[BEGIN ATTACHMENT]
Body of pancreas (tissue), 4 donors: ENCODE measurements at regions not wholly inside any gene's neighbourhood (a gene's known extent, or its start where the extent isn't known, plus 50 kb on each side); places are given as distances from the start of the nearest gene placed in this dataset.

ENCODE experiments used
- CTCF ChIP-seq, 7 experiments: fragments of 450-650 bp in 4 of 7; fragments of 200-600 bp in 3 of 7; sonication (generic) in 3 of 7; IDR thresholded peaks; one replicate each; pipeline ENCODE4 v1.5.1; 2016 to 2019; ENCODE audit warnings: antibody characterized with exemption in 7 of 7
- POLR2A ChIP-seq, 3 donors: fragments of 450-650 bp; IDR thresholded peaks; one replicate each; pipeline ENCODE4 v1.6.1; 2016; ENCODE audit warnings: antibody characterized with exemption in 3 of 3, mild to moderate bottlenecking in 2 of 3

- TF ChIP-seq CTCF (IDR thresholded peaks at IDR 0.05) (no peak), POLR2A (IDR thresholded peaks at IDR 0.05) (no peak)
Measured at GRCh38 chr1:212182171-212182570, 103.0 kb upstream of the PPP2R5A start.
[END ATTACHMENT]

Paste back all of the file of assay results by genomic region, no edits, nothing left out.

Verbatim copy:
Body of pancreas (tissue), 4 donors: ENCODE measurements at regions not wholly inside any gene's neighbourhood (a gene's known extent, or its start where the extent isn't known, plus 50 kb on each side); places are given as distances from the start of the nearest gene placed in this dataset.

ENCODE experiments used
- CTCF ChIP-seq, 7 experiments: fragments of 450-650 bp in 4 of 7; fragments of 200-600 bp in 3 of 7; sonication (generic) in 3 of 7; IDR thresholded peaks; one replicate each; pipeline ENCODE4 v1.5.1; 2016 to 2019; ENCODE audit warnings: antibody characterized with exemption in 7 of 7
- POLR2A ChIP-seq, 3 donors: fragments of 450-650 bp; IDR thresholded peaks; one replicate each; pipeline ENCODE4 v1.6.1; 2016; ENCODE audit warnings: antibody characterized with exemption in 3 of 3, mild to moderate bottlenecking in 2 of 3

- TF ChIP-seq CTCF (IDR thresholded peaks at IDR 0.05) (no peak), POLR2A (IDR thresholded peaks at IDR 0.05) (no peak)
Measured at GRCh38 chr1:212182171-212182570, 103.0 kb upstream of the PPP2R5A start.